Archive for January 7th, 2011

Australia’s Floods: Man’s Neglect and Nature’s Warnings, Part 2

posted by Jael Ever @ 17:25 PM
January 7, 2011

Oops.  This blog pronounced for the death of coal in Australia way too early.  Why, already, the major international coal companies there are hastening to dry out mines in the heavily flooded areas where most of Australia’s coal is found.  They are hoping to be up and running within days––or weeks––well soon anyway.  And, in a most ungenerous gesture, the national government is offering those whose homes have been destroyed by the storms’ havoc $ 1,000 for each adult and $ 400 per child.  And, of course, the government is anxious for the coal mines to run again soon because they need the tax money.  There will be so much to fix if the rain ever stops, and flood waters go down.

 One politician, Senator Barnaby Joyce, best explained the average flood victim’s mood, “People are thinking … we’ve got no money, no crop, we’ve really got no future.”  Yet owners of the major coal companies, along with their political supporters, certainly believe that in their own futures, even if the common folk don’t.  Resources Minister Stephen Robertson, a member of the government recently elected with the promise that it would cut coal’s domination over Australia’s economy, promised this week, “It’s going to take some months for some mines to be back to full operation.  We earn ’round about AU$100 million ($100 million) a day exporting coal to the rest of the world . . .”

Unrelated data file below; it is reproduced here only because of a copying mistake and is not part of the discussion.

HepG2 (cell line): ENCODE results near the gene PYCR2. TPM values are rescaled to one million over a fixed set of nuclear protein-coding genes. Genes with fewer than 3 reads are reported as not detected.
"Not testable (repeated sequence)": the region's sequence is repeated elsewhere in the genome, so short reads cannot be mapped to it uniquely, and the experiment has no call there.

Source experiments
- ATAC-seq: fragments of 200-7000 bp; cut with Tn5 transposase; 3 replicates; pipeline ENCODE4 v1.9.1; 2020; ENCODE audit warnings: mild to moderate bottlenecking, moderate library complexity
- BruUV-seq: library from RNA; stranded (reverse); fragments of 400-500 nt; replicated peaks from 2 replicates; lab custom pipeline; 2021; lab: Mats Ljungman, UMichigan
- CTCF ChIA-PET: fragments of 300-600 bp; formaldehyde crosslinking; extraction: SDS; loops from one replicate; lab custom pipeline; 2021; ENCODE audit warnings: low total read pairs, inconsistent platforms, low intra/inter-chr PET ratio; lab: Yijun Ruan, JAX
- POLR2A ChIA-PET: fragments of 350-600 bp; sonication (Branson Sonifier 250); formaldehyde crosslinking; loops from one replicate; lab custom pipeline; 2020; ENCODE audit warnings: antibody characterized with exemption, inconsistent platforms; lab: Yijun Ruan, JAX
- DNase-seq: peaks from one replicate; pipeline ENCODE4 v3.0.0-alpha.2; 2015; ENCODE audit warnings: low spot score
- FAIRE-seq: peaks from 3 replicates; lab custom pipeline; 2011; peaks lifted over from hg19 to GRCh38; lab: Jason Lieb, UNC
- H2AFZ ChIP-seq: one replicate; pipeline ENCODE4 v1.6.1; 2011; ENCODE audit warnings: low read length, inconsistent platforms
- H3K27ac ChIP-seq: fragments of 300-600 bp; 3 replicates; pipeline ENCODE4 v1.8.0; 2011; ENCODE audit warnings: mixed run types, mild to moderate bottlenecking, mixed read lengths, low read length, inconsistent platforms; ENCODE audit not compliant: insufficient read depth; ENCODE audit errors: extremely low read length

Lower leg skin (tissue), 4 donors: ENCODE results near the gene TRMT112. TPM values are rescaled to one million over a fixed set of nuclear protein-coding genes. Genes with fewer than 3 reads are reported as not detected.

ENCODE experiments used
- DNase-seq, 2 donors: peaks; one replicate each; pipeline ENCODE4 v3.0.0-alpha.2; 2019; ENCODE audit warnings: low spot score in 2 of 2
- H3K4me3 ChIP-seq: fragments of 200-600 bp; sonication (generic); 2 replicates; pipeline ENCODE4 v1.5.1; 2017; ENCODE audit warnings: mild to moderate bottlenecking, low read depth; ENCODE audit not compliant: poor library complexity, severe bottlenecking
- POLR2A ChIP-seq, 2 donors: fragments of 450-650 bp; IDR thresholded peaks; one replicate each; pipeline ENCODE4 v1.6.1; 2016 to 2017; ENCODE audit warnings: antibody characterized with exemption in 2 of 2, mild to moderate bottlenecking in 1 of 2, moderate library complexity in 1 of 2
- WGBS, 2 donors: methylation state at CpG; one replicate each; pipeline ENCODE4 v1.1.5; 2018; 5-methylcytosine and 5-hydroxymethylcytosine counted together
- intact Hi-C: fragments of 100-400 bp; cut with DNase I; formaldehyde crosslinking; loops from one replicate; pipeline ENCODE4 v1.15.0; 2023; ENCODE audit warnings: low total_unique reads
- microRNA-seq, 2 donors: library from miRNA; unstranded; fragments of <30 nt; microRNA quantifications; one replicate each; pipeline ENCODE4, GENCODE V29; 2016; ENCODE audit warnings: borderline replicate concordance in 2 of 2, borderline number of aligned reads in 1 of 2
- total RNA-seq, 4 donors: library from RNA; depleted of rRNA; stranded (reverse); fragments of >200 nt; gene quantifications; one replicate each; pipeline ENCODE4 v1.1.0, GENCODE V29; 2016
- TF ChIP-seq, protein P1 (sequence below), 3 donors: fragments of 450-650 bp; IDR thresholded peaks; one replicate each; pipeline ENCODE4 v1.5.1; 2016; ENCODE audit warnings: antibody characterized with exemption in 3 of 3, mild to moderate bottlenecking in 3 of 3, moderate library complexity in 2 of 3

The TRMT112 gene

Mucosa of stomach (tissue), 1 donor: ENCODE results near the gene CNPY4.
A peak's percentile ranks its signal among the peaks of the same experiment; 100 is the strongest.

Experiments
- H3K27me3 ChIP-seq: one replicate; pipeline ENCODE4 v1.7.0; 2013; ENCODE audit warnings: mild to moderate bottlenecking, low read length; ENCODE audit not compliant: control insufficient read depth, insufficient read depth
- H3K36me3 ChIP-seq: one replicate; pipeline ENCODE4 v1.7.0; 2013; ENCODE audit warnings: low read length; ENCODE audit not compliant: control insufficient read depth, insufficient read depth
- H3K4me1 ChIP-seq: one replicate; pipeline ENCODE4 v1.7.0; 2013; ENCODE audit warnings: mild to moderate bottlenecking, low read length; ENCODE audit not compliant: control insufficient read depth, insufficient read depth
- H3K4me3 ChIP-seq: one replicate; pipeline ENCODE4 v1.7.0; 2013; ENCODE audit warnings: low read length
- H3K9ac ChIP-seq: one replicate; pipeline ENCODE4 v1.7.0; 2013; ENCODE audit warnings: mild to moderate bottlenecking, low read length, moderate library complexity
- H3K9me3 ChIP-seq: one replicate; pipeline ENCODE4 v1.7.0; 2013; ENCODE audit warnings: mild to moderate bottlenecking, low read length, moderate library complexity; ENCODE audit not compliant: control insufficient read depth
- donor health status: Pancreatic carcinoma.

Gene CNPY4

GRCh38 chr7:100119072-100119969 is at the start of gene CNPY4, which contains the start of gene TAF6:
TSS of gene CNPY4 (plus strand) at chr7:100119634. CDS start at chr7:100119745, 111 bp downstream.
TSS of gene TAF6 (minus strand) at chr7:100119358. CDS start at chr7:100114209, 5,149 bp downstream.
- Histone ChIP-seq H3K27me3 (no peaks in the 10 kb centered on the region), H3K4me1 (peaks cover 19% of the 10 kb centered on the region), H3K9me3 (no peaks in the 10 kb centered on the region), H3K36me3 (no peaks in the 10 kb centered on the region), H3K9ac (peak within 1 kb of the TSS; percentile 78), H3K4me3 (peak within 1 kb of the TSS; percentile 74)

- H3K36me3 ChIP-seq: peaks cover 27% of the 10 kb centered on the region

While he confidently looks forward to economic recovery for a few, displaced citizens consider the realities of survival.  The Associated Press now reports that the increased flooding in Australia threatens sewage systems, with  mayors suggesting that sewage must be emptied into the same flood waters soaking people’s homes.  Moreover, crocodiles and snakes swimming into buildings seeking the safety of dry land pose another threat.  “There’s a lot of snakes — and I mean a lot,” Rockhampton resident Shane Muirhead told Australian Broadcasting Corp. “Like, every hundred yards (meters) you will see a snake, and they’re just everywhere.”
 Lack of basic necessities will surely bring soaring inflation to Australia, while the flood’s economic devastation will be felt around the globe.  Mosquitoes now fly everywhere over that nation’s trash-strewn flood waters.  And health officials fear a rise of dengue fever after the waters subside.  But the few corporate scions say, “Why should this matter?  It will all be o.k. once we crank up the mines and keep earth’s steel, electricity and pollution going again.”

 The Book of Revelation points out that those responsible for earth’s unbearable heat would rather curse God than to accept responsibility for their actions.  In earth’s final days of  unbelievable anguish, Australia’s present suffering will be seen as good times when changes could have been made to save the planet.

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